Convict dating

Later these records were kept by the Colonial Secretary.

Some records were transferred to the Principal Superintendent of Convicts in 1828 [see NRS 1186] but the original indents remained with the Colonial Secretary’s Office .

List of books transferred to the Principal Superintendent of Convicts - this item includes the Alphabetical Indents, 1788-1800 as other records (such as indents and registers of pardons, certificates of freedom and tickets of leave) NRS 1186 [4/6265] 1186_4_6265_000001 ‘Indent’ is short for ‘indenture’. Contractors agreed to transport the convicts to New South Wales. The Archives of the Colonial Secretary’s Department, New South Wales, 1788-1856.

convict dating-17convict dating-37

There are longhand numbers (see above), page numbers for individual documents (often at the bottom of the pages) and page numbers for the collection of documents as a whole, eg. Some early lists of convict names are not included in NRS 1150, [SZ115] and [4/3999].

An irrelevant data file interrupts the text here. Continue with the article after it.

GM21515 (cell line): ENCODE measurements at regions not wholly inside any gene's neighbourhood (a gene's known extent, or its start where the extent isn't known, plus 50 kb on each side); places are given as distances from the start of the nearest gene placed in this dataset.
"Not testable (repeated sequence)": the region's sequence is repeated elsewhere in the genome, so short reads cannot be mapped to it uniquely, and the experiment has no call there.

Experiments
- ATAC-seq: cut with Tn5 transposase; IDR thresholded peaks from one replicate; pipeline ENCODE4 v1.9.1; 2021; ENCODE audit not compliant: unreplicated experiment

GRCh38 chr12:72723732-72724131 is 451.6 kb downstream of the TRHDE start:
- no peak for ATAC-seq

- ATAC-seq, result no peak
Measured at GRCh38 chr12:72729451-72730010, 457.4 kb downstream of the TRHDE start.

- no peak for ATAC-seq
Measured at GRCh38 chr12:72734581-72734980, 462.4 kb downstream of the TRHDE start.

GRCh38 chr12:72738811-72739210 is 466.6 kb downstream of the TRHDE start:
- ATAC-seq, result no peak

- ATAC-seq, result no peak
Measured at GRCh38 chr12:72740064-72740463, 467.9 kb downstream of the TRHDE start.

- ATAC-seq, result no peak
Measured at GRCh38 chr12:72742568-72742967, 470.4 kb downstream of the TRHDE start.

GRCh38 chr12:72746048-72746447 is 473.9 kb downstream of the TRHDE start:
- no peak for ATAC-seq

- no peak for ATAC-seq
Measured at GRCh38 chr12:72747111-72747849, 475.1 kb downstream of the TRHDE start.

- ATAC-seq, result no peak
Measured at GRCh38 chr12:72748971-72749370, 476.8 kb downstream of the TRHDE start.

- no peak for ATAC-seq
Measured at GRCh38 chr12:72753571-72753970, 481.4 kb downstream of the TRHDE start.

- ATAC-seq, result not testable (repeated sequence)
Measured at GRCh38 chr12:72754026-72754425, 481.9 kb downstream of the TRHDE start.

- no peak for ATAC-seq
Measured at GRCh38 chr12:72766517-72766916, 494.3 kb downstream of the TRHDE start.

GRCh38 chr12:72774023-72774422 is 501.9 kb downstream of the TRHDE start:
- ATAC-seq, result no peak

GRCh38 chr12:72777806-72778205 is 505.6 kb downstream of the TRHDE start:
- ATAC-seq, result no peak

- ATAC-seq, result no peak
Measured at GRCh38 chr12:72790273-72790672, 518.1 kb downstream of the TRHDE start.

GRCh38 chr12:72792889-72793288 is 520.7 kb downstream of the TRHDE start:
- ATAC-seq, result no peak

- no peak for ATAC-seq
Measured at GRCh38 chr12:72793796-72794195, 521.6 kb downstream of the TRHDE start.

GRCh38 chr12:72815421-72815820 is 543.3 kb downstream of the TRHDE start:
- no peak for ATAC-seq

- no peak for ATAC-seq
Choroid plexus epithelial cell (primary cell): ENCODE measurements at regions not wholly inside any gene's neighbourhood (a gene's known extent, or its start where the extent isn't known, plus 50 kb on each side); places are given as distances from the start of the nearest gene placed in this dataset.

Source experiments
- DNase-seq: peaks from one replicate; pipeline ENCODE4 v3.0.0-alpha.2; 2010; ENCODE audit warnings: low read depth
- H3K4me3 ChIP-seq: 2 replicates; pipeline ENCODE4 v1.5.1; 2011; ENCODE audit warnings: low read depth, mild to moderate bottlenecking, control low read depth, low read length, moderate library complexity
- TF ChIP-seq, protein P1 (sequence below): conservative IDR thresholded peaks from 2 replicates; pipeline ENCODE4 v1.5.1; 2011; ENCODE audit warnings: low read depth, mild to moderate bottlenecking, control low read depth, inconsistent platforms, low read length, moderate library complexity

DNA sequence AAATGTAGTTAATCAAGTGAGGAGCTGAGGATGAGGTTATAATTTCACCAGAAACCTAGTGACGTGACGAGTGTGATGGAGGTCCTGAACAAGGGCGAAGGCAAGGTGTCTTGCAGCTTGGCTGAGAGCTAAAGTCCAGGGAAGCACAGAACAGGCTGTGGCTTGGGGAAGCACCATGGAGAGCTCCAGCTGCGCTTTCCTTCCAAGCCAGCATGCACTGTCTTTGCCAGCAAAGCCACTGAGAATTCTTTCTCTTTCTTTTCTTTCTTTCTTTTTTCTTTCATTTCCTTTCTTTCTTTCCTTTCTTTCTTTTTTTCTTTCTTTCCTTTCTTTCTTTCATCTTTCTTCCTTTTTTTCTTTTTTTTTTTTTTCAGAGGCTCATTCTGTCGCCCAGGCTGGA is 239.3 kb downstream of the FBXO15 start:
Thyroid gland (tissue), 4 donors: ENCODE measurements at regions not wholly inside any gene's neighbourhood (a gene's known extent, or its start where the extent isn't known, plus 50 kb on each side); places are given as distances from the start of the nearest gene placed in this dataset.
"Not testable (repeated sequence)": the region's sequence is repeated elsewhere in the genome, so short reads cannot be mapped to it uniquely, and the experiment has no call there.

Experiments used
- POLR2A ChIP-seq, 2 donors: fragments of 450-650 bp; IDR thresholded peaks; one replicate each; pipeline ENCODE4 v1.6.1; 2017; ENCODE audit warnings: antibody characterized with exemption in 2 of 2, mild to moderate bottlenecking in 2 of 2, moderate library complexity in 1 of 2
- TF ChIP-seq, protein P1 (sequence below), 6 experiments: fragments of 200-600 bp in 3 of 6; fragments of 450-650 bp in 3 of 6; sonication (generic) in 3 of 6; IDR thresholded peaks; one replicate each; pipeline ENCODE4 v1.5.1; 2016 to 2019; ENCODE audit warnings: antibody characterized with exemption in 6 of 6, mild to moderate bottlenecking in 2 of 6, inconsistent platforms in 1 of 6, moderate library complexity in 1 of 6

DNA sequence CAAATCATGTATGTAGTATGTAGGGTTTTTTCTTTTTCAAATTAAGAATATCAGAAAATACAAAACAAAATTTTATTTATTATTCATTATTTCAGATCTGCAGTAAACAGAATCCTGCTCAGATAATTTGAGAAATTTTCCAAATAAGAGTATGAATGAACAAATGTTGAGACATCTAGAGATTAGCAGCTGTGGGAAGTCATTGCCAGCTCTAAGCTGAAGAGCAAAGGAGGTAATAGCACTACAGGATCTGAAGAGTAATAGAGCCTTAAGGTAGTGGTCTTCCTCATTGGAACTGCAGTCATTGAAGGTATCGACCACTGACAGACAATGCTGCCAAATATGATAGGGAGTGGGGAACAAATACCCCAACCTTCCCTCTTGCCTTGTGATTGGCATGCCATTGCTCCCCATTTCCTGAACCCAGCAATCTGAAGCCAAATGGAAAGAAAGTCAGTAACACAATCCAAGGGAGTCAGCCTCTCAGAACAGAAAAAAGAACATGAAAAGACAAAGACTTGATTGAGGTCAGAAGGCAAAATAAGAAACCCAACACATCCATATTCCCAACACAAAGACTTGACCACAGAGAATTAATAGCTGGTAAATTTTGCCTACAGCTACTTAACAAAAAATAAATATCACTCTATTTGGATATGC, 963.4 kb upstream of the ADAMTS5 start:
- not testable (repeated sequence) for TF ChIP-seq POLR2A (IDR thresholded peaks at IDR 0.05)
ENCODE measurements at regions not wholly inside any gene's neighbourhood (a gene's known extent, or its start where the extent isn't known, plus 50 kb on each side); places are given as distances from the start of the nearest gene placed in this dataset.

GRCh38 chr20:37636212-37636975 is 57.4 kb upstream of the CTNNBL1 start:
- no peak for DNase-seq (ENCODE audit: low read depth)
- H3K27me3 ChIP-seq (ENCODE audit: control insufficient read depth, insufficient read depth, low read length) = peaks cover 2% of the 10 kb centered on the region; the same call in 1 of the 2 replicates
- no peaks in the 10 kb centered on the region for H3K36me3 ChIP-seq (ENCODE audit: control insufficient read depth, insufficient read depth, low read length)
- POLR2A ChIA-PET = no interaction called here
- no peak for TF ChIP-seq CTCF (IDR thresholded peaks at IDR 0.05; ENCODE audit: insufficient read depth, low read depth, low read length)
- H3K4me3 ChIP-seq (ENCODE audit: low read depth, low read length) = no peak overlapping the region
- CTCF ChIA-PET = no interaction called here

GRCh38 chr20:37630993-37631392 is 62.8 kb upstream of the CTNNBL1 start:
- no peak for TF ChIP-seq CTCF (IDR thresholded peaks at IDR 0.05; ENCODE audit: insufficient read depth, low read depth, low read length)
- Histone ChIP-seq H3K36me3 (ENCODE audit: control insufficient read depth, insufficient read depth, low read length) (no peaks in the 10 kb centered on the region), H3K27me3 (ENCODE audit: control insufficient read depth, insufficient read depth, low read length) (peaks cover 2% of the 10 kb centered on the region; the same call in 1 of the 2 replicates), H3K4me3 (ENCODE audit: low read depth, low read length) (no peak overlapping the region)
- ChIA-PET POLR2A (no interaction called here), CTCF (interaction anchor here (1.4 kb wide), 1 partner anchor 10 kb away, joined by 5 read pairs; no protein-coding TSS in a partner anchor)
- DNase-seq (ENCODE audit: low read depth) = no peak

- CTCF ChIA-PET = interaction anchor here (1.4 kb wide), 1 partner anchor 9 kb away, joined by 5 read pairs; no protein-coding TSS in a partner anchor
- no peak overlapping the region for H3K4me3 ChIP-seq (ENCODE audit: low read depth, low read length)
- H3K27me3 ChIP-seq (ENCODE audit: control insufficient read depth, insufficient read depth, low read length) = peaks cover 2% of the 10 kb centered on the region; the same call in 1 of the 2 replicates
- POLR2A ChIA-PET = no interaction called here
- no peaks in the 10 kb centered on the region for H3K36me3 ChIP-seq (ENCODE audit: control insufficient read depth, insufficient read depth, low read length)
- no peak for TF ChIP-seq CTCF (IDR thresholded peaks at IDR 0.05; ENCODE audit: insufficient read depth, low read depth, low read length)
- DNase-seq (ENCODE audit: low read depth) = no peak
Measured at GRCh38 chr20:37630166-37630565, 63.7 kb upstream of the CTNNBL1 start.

The Orders in Council had not been sent out with the First Fleet.

Copies of the Orders in Council for the First and Second Fleets were transmitted to Governor Phillip in Letter No.10 of the 19 February 1791. Phillip had written on 9 July 1788, ‘The masters of the transports having left with the agents the bonds and whatever papers they received that related to the convicts, I have no account of the time for which the convicts are sentenced, or the dates of their convictions’ ( I, i, 57).

Indentures are the basic convict document recording their names, where they were tried and when they were tried and the lengths of their sentences.

Orders in Council are official documents recording decisions of the King in Council. Phillip, Arthur, The Voyage of Governor Phillip to Botany Bay with an Account of the Establishment of the Colonies of Port Jackson & Norfolk Island.

Leave a Reply